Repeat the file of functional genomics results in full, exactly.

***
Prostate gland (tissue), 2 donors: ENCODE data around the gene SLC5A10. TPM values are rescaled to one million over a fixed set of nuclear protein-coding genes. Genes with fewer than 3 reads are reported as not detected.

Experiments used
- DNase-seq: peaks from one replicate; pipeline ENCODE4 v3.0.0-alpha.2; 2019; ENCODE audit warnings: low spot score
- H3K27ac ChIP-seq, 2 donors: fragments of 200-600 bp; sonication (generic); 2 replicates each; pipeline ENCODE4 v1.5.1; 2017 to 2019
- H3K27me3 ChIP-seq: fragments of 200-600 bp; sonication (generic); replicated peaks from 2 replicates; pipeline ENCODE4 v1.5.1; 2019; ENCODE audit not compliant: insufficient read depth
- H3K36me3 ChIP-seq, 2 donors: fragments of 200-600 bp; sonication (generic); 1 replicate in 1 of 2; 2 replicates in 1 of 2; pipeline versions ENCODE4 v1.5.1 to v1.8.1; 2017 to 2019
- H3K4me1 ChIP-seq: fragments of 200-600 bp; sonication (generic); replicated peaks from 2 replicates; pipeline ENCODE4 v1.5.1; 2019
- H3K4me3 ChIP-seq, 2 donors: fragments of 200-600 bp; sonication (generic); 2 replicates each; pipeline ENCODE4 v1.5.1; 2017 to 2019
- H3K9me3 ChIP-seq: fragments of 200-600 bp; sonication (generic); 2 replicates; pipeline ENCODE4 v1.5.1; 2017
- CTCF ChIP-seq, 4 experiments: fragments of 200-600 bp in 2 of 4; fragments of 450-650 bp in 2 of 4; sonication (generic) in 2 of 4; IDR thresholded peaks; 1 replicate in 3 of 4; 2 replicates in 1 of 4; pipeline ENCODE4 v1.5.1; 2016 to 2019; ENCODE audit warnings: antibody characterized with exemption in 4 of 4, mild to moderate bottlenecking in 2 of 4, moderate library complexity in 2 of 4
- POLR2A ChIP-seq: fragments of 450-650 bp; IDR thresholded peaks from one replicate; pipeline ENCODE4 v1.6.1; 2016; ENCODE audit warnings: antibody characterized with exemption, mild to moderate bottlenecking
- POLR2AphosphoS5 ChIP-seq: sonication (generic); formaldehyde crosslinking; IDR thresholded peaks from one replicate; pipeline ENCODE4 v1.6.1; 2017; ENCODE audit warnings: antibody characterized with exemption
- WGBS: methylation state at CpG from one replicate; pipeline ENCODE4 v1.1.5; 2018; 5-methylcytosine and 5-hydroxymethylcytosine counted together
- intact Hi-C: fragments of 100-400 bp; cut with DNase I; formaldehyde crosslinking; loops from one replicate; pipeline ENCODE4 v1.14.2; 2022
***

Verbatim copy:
Prostate gland (tissue), 2 donors: ENCODE data around the gene SLC5A10. TPM values are rescaled to one million over a fixed set of nuclear protein-coding genes. Genes with fewer than 3 reads are reported as not detected.

Experiments used
- DNase-seq: peaks from one replicate; pipeline ENCODE4 v3.0.0-alpha.2; 2019; ENCODE audit warnings: low spot score
- H3K27ac ChIP-seq, 2 donors: fragments of 200-600 bp; sonication (generic); 2 replicates each; pipeline ENCODE4 v1.5.1; 2017 to 2019
- H3K27me3 ChIP-seq: fragments of 200-600 bp; sonication (generic); replicated peaks from 2 replicates; pipeline ENCODE4 v1.5.1; 2019; ENCODE audit not compliant: insufficient read depth
- H3K36me3 ChIP-seq, 2 donors: fragments of 200-600 bp; sonication (generic); 1 replicate in 1 of 2; 2 replicates in 1 of 2; pipeline versions ENCODE4 v1.5.1 to v1.8.1; 2017 to 2019
- H3K4me1 ChIP-seq: fragments of 200-600 bp; sonication (generic); replicated peaks from 2 replicates; pipeline ENCODE4 v1.5.1; 2019
- H3K4me3 ChIP-seq, 2 donors: fragments of 200-600 bp; sonication (generic); 2 replicates each; pipeline ENCODE4 v1.5.1; 2017 to 2019
- H3K9me3 ChIP-seq: fragments of 200-600 bp; sonication (generic); 2 replicates; pipeline ENCODE4 v1.5.1; 2017
- CTCF ChIP-seq, 4 experiments: fragments of 200-600 bp in 2 of 4; fragments of 450-650 bp in 2 of 4; sonication (generic) in 2 of 4; IDR thresholded peaks; 1 replicate in 3 of 4; 2 replicates in 1 of 4; pipeline ENCODE4 v1.5.1; 2016 to 2019; ENCODE audit warnings: antibody characterized with exemption in 4 of 4, mild to moderate bottlenecking in 2 of 4, moderate library complexity in 2 of 4
- POLR2A ChIP-seq: fragments of 450-650 bp; IDR thresholded peaks from one replicate; pipeline ENCODE4 v1.6.1; 2016; ENCODE audit warnings: antibody characterized with exemption, mild to moderate bottlenecking
- POLR2AphosphoS5 ChIP-seq: sonication (generic); formaldehyde crosslinking; IDR thresholded peaks from one replicate; pipeline ENCODE4 v1.6.1; 2017; ENCODE audit warnings: antibody characterized with exemption
- WGBS: methylation state at CpG from one replicate; pipeline ENCODE4 v1.1.5; 2018; 5-methylcytosine and 5-hydroxymethylcytosine counted together
- intact Hi-C: fragments of 100-400 bp; cut with DNase I; formaldehyde crosslinking; loops from one replicate; pipeline ENCODE4 v1.14.2; 2022